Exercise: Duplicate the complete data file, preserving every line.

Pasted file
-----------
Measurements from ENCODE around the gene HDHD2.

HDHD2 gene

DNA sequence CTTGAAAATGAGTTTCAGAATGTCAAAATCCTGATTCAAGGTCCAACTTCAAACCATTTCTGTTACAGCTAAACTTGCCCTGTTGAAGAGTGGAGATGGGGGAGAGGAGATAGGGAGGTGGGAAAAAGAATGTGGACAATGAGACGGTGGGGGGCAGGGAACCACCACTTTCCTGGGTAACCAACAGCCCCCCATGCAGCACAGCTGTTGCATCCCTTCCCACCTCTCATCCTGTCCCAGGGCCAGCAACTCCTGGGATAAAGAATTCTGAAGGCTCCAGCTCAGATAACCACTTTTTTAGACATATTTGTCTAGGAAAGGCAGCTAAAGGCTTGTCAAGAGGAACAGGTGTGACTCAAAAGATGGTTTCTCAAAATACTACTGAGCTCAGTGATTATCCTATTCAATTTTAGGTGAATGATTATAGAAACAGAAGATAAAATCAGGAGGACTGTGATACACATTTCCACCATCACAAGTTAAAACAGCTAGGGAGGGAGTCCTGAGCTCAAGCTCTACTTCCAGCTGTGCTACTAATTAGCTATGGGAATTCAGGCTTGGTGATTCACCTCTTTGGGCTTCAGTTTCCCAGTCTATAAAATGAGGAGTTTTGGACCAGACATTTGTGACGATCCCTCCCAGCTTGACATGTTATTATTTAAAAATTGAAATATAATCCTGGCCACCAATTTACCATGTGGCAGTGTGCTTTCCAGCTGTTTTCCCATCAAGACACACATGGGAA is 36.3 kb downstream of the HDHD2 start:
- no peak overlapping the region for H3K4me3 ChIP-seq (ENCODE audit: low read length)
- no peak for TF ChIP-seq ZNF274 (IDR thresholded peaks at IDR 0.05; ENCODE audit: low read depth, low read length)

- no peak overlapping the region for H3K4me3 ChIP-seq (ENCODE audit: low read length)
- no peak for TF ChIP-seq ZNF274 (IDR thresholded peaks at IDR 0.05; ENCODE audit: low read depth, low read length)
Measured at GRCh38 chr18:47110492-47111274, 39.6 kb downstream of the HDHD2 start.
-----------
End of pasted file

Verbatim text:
Measurements from ENCODE around the gene HDHD2.

HDHD2 gene

DNA sequence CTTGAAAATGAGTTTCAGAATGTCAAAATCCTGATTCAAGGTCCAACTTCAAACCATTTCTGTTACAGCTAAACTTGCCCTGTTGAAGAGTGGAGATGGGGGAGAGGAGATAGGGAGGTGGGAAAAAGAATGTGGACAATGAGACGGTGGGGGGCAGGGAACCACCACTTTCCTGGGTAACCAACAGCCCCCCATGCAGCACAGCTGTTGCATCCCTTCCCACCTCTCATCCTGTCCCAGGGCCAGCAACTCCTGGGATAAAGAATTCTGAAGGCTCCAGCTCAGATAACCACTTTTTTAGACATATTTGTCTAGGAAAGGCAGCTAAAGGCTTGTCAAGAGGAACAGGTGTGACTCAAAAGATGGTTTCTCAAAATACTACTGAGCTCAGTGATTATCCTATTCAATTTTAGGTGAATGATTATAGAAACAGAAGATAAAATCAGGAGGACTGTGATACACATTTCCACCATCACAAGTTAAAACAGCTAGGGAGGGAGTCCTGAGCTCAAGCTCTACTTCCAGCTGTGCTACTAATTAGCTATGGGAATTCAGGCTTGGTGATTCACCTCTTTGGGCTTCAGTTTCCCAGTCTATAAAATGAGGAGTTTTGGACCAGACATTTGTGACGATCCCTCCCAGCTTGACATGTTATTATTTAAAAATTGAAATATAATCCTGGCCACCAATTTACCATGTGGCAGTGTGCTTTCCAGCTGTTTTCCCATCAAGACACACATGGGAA is 36.3 kb downstream of the HDHD2 start:
- no peak overlapping the region for H3K4me3 ChIP-seq (ENCODE audit: low read length)
- no peak for TF ChIP-seq ZNF274 (IDR thresholded peaks at IDR 0.05; ENCODE audit: low read depth, low read length)

- no peak overlapping the region for H3K4me3 ChIP-seq (ENCODE audit: low read length)
- no peak for TF ChIP-seq ZNF274 (IDR thresholded peaks at IDR 0.05; ENCODE audit: low read depth, low read length)
Measured at GRCh38 chr18:47110492-47111274, 39.6 kb downstream of the HDHD2 start.